### Mean Absolute Deviation - DecisionMakingwithRealWorldData

```FAMILY SIZE

How many members were in your family when you

Gather the number of Unifix Cubes that matches

Assemble the cubes to form a “tower.”

Place your “tower” on the table in the front of the
room.

Place a Post-It Note on the dot/line plot on the
board.
DATA DISPLAYS

How are the two representations different?

Is there anything “lost in transition” from one display
to another?

What could we do with the towers to help link one
display with the other?
MEAN ABSOLUTE DEVIATION
Create
distributions of 9 family sizes with a
mean of 5.
Display

your data on a dot/line plot.
Use Post-It Notes as your “x’s” or “dots.”

By knowing the MAD, we can distinguish among
different distributions with the same means.

Think – four classes from Dr. Howard’s data
yesterday

A precursor to Standard Deviation – both measures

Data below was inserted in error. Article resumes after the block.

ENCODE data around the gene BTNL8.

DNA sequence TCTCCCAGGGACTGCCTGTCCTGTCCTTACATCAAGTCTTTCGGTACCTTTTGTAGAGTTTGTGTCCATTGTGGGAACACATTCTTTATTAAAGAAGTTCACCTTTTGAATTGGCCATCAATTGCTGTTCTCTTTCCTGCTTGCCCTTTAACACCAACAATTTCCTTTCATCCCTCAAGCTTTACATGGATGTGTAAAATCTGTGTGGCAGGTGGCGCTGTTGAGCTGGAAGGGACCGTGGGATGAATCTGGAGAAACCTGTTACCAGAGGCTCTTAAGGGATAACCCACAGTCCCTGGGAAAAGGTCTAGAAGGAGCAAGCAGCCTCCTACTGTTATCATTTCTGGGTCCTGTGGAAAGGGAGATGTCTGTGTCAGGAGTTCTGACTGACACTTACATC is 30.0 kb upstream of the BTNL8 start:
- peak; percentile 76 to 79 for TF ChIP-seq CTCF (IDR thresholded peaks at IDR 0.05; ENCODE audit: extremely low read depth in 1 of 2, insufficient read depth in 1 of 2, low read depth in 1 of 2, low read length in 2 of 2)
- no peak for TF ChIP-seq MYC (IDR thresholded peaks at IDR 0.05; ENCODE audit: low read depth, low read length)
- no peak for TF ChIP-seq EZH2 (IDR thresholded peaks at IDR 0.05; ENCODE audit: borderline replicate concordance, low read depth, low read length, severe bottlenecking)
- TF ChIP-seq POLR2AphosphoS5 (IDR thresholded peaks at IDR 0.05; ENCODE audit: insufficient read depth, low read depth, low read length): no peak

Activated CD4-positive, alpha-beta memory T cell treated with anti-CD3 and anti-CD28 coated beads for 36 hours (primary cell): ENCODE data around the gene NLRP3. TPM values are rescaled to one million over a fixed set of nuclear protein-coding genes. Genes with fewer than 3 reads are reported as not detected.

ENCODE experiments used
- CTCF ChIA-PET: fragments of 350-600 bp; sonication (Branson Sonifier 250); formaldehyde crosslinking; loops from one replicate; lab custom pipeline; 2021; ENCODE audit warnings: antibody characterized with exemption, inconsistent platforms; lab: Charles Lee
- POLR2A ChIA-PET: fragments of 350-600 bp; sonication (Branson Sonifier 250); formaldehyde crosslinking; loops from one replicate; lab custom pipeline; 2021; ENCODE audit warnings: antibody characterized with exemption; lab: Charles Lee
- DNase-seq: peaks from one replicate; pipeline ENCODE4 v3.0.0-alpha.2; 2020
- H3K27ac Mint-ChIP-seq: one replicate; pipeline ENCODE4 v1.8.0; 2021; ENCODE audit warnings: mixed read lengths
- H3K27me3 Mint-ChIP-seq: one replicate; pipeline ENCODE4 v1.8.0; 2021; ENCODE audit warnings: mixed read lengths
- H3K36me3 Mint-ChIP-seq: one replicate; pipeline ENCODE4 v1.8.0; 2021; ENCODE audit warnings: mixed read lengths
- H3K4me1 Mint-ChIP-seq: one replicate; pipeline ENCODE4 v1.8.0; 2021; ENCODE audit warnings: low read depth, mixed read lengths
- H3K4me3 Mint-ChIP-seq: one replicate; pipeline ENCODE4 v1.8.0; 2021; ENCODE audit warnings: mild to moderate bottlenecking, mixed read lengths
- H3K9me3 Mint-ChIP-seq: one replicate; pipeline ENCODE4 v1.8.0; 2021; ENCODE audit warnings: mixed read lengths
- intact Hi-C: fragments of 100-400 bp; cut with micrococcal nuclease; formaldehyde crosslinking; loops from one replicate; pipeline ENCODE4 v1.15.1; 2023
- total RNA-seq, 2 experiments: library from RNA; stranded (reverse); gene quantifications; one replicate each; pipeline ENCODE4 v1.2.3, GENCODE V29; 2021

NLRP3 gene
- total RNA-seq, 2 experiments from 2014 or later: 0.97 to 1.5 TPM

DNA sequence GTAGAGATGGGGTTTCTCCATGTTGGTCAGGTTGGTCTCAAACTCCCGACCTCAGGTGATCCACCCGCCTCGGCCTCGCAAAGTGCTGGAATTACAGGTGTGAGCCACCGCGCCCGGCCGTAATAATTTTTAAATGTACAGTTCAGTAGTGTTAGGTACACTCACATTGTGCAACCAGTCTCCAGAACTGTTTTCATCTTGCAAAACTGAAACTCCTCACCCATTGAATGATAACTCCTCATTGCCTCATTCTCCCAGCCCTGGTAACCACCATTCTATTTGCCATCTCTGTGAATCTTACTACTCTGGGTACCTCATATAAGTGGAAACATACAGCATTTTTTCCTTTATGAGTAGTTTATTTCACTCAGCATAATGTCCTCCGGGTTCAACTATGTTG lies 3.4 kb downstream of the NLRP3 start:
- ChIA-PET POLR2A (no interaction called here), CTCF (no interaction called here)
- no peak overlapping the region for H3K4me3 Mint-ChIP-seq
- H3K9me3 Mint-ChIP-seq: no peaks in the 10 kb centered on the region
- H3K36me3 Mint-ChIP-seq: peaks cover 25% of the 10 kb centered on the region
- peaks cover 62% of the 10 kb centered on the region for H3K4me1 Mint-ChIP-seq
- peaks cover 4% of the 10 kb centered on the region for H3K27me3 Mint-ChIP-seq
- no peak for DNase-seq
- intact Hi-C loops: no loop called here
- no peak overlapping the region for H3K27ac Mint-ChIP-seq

produce similar values
VARIATION/MEAN ABSOLUTE VARIATION

What kind of distribution would have the least
variation (with reference to the mean)?

With data, though, we expect variation.

There exists a need to quantify this variation from
the mean.

MAD – On average, how different are the data
values from the mean?
DEVIATIONS OF DATA VALUES FROM THE MEAN

Deviation = Value – Mean

Absolute Deviation =

MAD = Total of all absolute deviations
Number of Data Values (or n)



Value  Mean
Using the Family Size dot/line plot, label the
distances of each data point from the mean.

Distances below and above the mean are equal

If the number of values below and above the mean
are the same, the median and mean are equal.

If the number of values below and above the mean
are not the same, the median and mean are not the
same.

If we sum the total distances, half of the values are
below the mean and half are above.